Dean Clough

March 6, 2024

Portico Darwin: SF is Leading the Way, But Where?


<2 Minute Read

Happy Wednesday and it is great to be back in San Francisco.  As you might have noticed, I tend to be a bit of a cheerleader for my beloved SF. 

That was never more true than on my recent trip to Hoboken and Tupper Lake.  I took every occasion to do my "those that bet against San Francisco always lose" routine, explaining how this ain't our first rodeo, in terms of recovering from devastating blows.  LOL, I remember it was over for SF when the original dot com bubble exploded in 2000, and again in 2008 after the financial crisis.  There were ass-kicking earthquakes in 1906 and 1989, and yes, the pandemic, too, did a number on the world's best city.

But as I've said before:  it's fucking San Francisco, and there's a reason our city logo features a phoenix.

I also reminded people on this self-anointed speaking tour that while all cities have homeless, car break-ins, and shoplifting, no other city compresses that unsavoriness into 49 square miles.  We don't even make the list of the largest 150 cities by landmass, so it's not as easy for us to hide the bad stuff as it is in say, Indianapolis (361 square miles).

Yet it is hard to explain away the nation's worst office occupancy rates, and now this, the news that the Macy's flagship department store in San Francisco's famous Union Square shopping district is closing.  What was an institution for generations will be just another empty retail store.  Indeed, it is easier to name the major brands that have left Union Square, versus those that remain. 

As a long-time resident - it will be 32 years soon - this is a gut punch.  For many of the years we've lived here, "going to Union Square" was still kind of a big deal.  Heck, a lot of people used to dress for the occasion, and still did when we first arrived.

Now?  Well, you only need to turn on Fox News to see Macy's is just one in a long line of closures all over downtown.

But I say we're on the leading edge.  The problem is that no one, to date, can say where we're going.

Offices and big department stores are mostly over, and San Francisco is the vanguard of that trend.  What we're going through now will inevitably reach nearly all major commercial districts, if not now, then soon.  And if not to the degree we are experiencing, close to it.  I am not the first to observe that many office towers may become our civilizations' pyramids, and giant urban department stores are the same thing.

Indeed, this reminds me of the wisdom shared by the brewing enthusiast Günther Strobel, explaining the demise of another SF legend, Anchor Brewing.  Mr. Strobel asked the simple question, "When was the last time you ordered a Steam Beer?"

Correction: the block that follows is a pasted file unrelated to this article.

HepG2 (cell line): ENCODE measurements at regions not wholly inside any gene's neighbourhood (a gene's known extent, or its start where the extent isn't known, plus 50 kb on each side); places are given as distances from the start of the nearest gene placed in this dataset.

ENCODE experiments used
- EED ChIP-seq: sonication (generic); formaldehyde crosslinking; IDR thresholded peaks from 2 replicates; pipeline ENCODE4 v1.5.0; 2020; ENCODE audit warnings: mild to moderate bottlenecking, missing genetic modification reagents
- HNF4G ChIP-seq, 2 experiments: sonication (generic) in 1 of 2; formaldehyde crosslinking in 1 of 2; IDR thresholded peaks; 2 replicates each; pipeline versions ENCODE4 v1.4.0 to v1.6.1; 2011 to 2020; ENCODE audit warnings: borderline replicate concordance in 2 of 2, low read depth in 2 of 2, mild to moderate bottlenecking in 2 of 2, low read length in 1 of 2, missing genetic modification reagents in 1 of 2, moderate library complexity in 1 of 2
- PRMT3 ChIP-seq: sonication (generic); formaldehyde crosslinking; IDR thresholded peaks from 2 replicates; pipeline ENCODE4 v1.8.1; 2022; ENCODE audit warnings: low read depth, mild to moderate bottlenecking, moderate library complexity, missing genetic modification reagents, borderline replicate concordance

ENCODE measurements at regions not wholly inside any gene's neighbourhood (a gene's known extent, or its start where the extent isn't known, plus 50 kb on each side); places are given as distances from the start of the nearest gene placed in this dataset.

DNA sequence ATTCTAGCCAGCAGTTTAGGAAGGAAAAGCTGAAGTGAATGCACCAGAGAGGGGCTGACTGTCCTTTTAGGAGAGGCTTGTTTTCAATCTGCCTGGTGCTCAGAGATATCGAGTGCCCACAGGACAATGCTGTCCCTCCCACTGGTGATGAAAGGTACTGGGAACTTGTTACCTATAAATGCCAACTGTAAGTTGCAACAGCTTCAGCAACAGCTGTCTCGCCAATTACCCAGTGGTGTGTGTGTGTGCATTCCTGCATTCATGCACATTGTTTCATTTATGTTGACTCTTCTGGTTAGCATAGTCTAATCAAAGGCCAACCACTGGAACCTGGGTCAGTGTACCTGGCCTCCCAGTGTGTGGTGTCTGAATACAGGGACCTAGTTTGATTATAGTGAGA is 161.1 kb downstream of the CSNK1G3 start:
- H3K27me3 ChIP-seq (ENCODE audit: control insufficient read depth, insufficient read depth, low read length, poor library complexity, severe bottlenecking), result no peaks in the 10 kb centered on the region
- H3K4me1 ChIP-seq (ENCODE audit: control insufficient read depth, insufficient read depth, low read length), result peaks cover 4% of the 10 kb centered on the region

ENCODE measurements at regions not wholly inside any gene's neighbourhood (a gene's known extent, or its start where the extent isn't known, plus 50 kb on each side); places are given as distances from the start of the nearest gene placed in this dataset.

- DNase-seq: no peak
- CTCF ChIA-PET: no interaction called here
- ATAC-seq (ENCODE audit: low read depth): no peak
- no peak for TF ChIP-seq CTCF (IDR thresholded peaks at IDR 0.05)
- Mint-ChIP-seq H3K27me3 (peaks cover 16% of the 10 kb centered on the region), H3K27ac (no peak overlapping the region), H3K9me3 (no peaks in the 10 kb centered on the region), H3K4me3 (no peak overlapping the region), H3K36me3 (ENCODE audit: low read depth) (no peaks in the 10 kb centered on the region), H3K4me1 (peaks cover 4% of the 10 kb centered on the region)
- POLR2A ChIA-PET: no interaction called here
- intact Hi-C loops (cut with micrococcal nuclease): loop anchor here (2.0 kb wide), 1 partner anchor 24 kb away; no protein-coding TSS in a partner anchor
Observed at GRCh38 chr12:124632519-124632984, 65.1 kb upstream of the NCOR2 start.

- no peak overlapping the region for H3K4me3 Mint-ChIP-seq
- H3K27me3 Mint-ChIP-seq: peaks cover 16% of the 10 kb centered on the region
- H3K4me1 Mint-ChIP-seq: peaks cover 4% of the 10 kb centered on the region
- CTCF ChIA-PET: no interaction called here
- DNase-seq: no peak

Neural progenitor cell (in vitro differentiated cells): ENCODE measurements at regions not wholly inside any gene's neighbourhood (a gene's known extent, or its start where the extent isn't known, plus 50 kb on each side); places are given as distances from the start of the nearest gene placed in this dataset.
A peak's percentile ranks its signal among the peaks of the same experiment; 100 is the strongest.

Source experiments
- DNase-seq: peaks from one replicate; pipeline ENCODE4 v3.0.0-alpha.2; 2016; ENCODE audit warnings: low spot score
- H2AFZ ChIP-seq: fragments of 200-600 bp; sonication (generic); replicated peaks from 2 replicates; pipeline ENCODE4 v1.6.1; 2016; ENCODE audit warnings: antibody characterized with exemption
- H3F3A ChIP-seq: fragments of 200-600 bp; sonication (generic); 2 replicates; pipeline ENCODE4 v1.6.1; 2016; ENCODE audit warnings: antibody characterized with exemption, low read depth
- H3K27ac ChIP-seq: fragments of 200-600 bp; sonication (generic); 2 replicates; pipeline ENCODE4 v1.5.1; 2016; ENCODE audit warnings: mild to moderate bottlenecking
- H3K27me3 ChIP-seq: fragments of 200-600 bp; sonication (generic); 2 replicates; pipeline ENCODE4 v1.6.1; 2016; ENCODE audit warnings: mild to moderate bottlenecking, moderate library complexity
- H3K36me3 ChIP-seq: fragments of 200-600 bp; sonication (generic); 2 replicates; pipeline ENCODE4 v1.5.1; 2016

He was right, and the same logic applies here:  Nobody, relatively speaking, is going to Union Square anymore, or to the office, either.  The computer, the Internet, and finally, the pandemic, changed everything.

But that's the case everywhere.

Because look at this.  This is another Macy's, but this is one in my hometown of Albany.  While it is not currently slated for closure, does anyone see a bright future here? 

Me neither.  Who the hell is getting in a car and driving to that?  Why?  To be ignored by the few sales clerks that you can't find in the first place?

The same is true for return-to-office mandates - why demand that people commute when there's no need?  While I may staunchly believe there is value in workers uniting in a common location (A.K.A. offices), I appear to be in the minority.  It's also a lot cheaper for companies.  So I wonder which way most will go, especially when their employees don't want to go to an office in the first place?

Thus my call for our best urban planners and architects to take the lead, and now.  What should we do with all of this space?

"Housing?"  Great, but look at the hulking monolith above and tell me how?  

Answering the question of what to do with dying or dead office buildings and retail stores is important, and the problem is not going away.  In SF, and soon, most everywhere else.


I guess all of the self-adoration has been a bit much for some, judging by the dearth of fireworks and dancing in the street surrounding this blog's 3rd birthday.

But not to worry:  There's another chapter of London Calling coming right up!

Thank you for reading this newsletter. 


I find this surprisingly good, and it's the last album from ZZ Top, at least the one that included Dusty Hill, who died in 2021.  Here is 2012's enjoyable La Futura.

About Dean Clough